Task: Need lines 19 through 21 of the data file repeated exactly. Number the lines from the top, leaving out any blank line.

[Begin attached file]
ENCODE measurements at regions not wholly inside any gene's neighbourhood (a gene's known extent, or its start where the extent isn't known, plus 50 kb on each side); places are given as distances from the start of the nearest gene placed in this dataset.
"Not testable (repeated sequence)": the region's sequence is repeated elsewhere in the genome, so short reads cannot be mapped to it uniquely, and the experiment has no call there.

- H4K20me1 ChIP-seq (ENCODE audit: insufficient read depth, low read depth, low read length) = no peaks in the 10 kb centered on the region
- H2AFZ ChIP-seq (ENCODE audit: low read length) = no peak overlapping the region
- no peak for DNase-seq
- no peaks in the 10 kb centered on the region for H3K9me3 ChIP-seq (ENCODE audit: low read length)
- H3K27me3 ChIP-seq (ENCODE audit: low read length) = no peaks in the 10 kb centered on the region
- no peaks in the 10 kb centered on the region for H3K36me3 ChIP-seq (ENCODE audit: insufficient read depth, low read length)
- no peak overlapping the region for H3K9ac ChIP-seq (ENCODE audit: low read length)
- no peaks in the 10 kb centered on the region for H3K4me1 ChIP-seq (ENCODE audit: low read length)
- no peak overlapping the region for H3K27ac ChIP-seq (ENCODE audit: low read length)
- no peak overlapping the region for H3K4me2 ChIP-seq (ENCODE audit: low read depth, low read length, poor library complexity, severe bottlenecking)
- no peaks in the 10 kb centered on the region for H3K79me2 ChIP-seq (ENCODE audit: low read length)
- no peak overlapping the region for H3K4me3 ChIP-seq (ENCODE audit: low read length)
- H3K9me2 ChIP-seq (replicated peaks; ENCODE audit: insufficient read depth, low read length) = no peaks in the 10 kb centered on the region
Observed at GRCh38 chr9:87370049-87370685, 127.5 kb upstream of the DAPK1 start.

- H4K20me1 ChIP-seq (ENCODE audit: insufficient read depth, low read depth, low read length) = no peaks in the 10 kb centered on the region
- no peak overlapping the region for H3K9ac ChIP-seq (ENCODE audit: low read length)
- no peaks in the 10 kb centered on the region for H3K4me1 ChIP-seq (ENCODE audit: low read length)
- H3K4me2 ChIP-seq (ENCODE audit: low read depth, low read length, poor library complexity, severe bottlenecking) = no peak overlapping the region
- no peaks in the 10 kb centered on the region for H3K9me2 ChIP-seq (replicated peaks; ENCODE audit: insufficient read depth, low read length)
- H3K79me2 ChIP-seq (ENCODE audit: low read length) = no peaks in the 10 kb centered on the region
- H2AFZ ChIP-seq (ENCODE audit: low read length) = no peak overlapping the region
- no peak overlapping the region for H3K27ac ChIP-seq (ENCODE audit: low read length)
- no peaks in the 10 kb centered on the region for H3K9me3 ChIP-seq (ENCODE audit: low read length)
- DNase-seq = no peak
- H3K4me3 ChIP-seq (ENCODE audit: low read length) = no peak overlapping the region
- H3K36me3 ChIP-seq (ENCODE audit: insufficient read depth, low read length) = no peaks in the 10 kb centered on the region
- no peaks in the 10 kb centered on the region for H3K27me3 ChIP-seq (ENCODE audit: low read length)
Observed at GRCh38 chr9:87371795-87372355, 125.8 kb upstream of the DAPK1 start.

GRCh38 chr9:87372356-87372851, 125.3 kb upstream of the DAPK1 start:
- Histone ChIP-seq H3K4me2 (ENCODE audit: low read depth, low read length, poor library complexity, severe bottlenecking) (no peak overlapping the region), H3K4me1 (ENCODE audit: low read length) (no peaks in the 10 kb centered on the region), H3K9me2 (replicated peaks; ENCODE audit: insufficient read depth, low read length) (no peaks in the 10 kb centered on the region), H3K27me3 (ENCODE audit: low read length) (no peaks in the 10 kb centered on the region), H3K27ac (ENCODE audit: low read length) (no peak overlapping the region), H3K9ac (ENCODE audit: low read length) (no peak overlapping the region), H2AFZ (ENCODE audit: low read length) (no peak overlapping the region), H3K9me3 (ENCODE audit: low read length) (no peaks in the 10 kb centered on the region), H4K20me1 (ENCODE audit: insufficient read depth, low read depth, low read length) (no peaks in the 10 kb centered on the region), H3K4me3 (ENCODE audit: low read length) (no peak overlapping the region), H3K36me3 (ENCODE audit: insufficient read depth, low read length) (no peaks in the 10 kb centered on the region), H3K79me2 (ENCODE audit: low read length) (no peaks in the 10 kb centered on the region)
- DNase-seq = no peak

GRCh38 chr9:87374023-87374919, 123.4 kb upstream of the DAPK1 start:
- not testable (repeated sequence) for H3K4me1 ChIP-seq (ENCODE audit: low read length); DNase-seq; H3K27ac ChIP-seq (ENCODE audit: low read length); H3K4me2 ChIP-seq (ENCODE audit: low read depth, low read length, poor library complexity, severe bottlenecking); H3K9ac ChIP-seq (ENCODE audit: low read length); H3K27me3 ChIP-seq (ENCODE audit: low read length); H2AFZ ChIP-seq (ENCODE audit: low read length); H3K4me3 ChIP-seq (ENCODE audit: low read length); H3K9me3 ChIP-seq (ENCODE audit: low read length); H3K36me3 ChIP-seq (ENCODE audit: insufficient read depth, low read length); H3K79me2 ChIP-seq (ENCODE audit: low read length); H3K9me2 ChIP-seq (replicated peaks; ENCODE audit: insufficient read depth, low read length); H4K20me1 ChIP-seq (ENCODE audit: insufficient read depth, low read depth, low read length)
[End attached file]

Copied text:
- no peaks in the 10 kb centered on the region for H3K4me1 ChIP-seq (ENCODE audit: low read length)
- H3K4me2 ChIP-seq (ENCODE audit: low read depth, low read length, poor library complexity, severe bottlenecking) = no peak overlapping the region
- no peaks in the 10 kb centered on the region for H3K9me2 ChIP-seq (replicated peaks; ENCODE audit: insufficient read depth, low read length)